Easter blessings from UCAN
There is no more important week in the year for Christians than this Holy Week. We call it Holy because of the mystery we celebrate - God's gift of His son who loves us to his death on Calvary and beyond.
Because of that love, we wish each other Happy Easter even when we know there is a lot of tragedy about it - Good Friday. As Christians, we know that what we see happening with and in Jesus goes to the heart of what we know from our own experience of life.
At the Second Vatican Council, the Christian lives we all lead were described as being shares in the Paschal Mystery. We have our share in the death and resurrection of Jesus every day. Our lives are part of the Paschal Mystery.
At UCAN, we work to describe that mystery in the unfolding tragedies and astonishing blessings of the people we seek out and report, feature and comment on.
While at times deeply distressing work, this effort of ours gets its coherence in the same way the death of Jesus did - because of the astonishing grace of a God who never gives up on life and love.
Because of that, we can wish you Happy Easter.
Fr. Michael Kelly SJ
Birth control rift 'could hurt country'
Political analyst says everyone will lose in any war between Church and stateCatholics carry banners against the government's proposed birth control program (photo by Noli Yamsuan)
- Abe Cerojano, Manila
- July 21, 2011
"Nobody will win," Ramon Casiple, executive director of the Institute for Political and Electoral Reform, said yesterday.
Church influence is considerable, Casiple said, pointing to its role in bringing down former dictator Ferdinand Marcos in the late 1980s, when the Church withdrew its support for the regime.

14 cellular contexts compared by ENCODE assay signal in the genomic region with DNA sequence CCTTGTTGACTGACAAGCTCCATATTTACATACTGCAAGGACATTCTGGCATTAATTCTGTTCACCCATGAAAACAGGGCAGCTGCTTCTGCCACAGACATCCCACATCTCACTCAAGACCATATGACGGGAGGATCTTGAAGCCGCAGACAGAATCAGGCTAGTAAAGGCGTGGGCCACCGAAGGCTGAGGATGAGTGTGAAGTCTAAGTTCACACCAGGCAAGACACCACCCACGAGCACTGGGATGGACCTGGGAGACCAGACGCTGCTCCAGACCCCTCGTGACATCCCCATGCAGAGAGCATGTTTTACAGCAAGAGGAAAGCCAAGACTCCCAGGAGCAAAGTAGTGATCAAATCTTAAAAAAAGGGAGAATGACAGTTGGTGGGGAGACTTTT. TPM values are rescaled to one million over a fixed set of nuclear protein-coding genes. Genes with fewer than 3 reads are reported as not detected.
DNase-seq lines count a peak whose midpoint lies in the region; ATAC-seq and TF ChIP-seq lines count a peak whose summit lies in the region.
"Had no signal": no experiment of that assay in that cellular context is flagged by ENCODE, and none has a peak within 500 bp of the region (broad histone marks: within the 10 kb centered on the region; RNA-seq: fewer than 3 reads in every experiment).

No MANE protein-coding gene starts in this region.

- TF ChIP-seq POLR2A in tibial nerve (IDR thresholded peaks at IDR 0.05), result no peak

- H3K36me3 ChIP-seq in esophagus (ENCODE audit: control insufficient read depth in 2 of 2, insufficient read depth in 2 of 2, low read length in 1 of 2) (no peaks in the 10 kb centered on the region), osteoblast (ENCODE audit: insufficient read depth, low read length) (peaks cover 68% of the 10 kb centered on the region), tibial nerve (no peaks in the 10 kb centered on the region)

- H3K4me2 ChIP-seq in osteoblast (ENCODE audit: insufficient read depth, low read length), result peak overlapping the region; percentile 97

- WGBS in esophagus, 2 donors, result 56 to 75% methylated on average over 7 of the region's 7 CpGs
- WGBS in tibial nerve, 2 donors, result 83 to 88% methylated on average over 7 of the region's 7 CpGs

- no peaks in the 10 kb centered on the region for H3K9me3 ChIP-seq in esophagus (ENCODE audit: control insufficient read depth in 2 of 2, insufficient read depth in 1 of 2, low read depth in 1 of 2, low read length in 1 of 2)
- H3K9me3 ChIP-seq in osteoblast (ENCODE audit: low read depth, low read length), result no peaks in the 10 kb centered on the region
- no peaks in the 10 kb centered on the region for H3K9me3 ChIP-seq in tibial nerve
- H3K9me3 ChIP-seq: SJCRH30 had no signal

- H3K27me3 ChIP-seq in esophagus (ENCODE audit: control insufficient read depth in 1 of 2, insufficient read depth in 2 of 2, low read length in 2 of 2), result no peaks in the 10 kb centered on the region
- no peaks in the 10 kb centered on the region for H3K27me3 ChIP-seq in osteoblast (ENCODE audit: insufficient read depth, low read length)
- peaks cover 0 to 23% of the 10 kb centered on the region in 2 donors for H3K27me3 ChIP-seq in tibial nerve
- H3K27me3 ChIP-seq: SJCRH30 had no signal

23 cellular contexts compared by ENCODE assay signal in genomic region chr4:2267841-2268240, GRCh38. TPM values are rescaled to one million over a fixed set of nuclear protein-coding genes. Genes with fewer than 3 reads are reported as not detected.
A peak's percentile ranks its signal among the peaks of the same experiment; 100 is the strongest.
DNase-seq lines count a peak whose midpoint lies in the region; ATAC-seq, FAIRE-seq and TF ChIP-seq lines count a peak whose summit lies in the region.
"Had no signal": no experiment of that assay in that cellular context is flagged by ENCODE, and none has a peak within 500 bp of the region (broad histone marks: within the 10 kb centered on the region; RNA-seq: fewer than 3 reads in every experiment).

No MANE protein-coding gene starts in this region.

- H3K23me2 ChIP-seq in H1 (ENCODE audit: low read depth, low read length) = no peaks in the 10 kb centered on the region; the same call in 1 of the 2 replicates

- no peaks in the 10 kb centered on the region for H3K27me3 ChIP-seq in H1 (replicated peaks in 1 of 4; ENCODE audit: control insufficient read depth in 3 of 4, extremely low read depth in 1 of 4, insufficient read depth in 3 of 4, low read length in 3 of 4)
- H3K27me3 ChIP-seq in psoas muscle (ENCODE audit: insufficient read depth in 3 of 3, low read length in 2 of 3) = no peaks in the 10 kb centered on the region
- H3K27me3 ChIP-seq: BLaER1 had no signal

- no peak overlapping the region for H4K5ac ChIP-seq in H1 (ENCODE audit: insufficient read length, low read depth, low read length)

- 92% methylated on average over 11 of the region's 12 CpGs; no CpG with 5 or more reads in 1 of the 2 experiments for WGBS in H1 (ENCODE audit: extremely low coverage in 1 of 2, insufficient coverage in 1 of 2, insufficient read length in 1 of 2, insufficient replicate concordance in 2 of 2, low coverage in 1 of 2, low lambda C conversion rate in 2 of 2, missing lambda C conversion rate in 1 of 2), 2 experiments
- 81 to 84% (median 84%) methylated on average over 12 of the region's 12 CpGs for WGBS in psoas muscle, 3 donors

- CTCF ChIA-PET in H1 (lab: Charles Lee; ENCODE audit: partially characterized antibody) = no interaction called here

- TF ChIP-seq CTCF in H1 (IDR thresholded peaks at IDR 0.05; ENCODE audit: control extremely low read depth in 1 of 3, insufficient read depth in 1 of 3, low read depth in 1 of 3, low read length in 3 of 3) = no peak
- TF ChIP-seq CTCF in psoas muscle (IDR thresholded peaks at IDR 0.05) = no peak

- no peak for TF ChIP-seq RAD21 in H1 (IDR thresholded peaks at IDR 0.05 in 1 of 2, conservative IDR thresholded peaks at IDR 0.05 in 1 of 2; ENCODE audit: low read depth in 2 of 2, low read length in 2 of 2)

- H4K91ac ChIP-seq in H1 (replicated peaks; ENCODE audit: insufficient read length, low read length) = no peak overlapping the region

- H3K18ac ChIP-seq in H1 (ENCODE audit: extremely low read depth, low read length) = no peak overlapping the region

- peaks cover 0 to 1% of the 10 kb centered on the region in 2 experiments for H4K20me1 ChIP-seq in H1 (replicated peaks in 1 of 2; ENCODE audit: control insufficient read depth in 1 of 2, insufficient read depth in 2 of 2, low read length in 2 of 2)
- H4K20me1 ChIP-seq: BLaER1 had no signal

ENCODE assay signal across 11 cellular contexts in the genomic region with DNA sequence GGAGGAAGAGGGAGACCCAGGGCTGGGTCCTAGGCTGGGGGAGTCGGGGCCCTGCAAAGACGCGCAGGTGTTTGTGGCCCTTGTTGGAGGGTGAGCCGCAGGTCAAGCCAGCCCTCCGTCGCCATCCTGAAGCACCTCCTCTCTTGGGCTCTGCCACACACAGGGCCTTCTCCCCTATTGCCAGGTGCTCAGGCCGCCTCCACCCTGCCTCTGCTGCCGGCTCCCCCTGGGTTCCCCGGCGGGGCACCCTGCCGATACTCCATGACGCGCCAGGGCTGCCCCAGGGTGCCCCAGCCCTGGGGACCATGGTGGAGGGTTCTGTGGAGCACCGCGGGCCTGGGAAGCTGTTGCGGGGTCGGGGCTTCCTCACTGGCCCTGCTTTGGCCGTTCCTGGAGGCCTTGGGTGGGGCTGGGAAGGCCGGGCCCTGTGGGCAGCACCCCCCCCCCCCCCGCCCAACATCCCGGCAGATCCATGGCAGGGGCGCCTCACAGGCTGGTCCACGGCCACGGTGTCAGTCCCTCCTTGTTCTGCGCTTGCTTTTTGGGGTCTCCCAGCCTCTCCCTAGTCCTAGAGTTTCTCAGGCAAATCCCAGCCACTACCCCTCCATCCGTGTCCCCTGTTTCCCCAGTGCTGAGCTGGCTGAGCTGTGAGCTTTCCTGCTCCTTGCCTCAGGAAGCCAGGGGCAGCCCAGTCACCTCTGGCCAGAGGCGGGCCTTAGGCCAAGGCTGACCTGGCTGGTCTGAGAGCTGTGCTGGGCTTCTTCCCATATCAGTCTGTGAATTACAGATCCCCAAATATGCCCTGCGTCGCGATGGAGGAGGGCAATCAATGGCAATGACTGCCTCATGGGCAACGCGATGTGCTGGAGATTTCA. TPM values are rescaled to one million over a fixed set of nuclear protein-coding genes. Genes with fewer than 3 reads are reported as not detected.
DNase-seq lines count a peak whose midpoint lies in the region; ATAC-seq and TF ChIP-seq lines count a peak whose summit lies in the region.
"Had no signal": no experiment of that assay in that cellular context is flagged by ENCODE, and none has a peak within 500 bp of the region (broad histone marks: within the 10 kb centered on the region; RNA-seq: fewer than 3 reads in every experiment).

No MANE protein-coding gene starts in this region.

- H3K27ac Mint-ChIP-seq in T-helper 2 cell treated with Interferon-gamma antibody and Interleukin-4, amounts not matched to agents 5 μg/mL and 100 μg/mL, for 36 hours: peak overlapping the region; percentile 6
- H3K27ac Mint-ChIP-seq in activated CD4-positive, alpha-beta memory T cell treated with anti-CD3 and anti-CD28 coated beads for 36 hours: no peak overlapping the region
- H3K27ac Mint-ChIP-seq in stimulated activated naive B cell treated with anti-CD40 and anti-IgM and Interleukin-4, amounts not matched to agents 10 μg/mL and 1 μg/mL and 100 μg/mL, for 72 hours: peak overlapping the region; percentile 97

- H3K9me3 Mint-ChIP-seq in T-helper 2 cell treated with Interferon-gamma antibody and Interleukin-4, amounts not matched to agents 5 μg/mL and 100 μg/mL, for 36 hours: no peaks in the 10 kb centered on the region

While the government can take away tax-exemption privileges from the Church, the Church can retaliate from the pulpit, he added.
But heÂ said it is difficult to determine whether the Church could succeed if it opts for all out opposition against President Benigno Aquino right now.
He said Aquino still has the backing of the people.
Aquino has indicated he will press for the enactment of the Reproductive Health Bill, which is being opposed by the Catholic Church.
In May, the bishops demonstrated their disapproval of the bill and their disenchantment with the government by walking out of talks initiated by the presidential palace.
Church, government relations are so strained that some bishops have even called Aquino "a bad Catholic" and government officials supporting the bill "terrorists."
"The Church and the government must make their positions clear. I believe that if they conduct fresh dialogue they can establish a modus vivendi," Casiple said.
Casiple said a true test of the Churchâ€™s power could come tomorrow when the bishops' conference will lead a protest rally to demand the distribution of land on a disputed estate owned by Aquinoâ€™s family.